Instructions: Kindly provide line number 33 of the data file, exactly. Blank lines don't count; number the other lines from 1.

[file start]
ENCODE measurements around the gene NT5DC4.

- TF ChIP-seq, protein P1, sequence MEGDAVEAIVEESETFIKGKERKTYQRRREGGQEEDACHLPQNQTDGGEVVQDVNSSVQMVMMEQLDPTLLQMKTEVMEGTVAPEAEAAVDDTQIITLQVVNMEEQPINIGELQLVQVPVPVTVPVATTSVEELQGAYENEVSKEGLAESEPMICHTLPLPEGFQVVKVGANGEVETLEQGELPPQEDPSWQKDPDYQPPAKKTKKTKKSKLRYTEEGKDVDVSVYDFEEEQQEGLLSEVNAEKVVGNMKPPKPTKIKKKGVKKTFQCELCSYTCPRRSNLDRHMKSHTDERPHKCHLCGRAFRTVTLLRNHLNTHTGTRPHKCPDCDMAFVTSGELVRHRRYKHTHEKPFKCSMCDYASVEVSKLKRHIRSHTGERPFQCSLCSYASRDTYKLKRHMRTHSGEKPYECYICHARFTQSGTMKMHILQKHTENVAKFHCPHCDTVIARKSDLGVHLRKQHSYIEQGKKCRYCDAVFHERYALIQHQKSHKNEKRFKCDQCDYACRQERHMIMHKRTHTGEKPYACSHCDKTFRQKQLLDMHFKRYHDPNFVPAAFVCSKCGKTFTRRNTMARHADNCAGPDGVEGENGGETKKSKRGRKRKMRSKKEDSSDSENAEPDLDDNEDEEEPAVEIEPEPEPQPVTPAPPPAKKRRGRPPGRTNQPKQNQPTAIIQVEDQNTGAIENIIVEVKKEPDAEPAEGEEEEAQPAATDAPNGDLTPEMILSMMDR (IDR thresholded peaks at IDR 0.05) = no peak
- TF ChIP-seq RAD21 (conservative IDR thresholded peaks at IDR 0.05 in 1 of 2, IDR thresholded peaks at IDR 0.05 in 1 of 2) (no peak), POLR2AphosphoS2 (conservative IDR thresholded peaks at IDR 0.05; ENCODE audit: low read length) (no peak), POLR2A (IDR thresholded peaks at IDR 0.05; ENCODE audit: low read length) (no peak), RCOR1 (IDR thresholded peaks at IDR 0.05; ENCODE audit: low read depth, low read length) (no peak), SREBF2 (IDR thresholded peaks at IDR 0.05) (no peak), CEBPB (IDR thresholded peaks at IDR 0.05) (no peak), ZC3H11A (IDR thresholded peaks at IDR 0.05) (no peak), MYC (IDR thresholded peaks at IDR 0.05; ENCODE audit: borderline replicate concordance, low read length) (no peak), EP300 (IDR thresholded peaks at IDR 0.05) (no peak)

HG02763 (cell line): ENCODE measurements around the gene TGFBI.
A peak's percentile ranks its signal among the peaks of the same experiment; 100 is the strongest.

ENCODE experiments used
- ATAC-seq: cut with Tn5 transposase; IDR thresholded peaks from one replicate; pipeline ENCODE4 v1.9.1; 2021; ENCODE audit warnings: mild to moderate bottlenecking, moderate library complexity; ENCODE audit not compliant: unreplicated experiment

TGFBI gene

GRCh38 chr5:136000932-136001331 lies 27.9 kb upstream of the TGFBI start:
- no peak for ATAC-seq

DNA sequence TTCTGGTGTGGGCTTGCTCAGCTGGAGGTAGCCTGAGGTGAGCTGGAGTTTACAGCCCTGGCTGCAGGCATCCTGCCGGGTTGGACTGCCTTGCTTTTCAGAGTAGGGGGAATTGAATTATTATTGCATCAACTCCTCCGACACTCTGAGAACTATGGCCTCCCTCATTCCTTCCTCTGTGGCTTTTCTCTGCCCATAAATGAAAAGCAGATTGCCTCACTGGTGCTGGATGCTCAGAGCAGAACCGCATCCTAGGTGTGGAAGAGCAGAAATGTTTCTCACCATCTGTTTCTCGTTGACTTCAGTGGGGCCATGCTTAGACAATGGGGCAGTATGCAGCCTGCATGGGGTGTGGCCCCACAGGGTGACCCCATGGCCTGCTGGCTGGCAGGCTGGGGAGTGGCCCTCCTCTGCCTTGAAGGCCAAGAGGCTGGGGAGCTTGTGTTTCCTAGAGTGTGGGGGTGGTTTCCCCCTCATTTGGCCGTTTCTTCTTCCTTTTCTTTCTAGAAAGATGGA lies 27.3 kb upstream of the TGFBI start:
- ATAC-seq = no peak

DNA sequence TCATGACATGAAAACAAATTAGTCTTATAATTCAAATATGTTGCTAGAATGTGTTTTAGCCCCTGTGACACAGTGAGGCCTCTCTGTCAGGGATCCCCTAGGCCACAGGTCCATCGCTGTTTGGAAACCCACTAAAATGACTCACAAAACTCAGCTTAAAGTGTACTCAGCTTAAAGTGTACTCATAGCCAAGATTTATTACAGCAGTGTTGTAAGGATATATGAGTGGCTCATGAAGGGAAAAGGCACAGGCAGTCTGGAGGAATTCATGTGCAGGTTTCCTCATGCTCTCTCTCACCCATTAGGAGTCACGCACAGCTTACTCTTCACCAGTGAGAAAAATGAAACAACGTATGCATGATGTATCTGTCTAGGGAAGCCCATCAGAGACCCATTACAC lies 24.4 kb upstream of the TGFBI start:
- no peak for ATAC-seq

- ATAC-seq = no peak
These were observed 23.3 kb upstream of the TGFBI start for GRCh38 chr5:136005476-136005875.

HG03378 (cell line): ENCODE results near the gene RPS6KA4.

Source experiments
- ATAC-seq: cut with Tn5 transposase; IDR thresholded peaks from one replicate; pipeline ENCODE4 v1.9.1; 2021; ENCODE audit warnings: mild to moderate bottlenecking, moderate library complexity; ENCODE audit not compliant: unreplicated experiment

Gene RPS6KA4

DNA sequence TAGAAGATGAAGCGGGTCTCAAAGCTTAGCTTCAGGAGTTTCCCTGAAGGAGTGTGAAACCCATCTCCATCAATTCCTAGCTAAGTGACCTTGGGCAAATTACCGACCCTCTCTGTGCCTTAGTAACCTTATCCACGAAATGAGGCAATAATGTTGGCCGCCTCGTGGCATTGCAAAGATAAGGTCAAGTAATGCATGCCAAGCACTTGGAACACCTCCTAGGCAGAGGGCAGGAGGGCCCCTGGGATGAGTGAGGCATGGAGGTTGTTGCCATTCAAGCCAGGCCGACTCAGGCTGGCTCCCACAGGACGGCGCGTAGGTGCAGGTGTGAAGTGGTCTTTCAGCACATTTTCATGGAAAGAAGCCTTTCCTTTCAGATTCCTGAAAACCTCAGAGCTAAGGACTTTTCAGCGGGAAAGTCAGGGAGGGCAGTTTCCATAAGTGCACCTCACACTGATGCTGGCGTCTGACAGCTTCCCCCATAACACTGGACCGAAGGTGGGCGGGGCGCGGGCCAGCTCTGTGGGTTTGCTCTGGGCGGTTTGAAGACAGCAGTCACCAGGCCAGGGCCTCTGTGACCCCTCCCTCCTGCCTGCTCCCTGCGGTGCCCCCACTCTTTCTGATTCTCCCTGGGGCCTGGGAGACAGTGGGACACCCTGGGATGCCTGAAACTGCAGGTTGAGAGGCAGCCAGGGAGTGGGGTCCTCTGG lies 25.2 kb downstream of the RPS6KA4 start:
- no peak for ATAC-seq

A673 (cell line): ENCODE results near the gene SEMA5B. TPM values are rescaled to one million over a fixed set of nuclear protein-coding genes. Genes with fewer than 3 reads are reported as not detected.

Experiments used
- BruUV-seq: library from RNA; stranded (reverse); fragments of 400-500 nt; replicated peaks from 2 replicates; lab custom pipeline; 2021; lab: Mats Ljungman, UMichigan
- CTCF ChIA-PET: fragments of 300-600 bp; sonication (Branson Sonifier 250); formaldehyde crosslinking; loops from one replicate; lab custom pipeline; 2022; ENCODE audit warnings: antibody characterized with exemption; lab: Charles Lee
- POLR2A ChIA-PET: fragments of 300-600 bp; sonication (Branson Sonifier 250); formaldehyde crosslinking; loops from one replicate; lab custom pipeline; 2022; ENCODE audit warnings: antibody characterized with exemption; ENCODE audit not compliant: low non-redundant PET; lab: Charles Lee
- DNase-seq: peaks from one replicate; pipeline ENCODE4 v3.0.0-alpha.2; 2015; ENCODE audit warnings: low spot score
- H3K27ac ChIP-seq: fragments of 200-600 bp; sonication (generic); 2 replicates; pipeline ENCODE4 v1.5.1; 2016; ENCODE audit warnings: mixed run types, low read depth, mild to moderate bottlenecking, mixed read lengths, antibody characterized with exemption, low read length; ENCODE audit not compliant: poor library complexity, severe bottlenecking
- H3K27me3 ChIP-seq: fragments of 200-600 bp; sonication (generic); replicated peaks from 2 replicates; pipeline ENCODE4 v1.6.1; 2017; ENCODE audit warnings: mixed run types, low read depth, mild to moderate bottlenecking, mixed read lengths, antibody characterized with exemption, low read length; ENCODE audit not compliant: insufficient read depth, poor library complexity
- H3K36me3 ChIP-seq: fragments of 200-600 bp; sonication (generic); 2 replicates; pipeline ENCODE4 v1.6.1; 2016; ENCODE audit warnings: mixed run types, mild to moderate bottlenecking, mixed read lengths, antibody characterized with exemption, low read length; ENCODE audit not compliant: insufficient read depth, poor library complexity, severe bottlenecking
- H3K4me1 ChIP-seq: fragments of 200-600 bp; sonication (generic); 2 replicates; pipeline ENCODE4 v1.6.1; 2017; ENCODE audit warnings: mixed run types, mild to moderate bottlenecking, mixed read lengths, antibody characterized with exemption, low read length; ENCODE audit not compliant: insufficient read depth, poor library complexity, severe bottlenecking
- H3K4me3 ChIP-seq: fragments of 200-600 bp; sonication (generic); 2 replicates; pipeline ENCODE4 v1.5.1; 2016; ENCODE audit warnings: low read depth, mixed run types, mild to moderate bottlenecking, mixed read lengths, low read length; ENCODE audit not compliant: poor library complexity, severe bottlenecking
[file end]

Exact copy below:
- H3K4me3 ChIP-seq: fragments of 200-600 bp; sonication (generic); 2 replicates; pipeline ENCODE4 v1.5.1; 2016; ENCODE audit warnings: low read depth, mixed run types, mild to moderate bottlenecking, mixed read lengths, low read length; ENCODE audit not compliant: poor library complexity, severe bottlenecking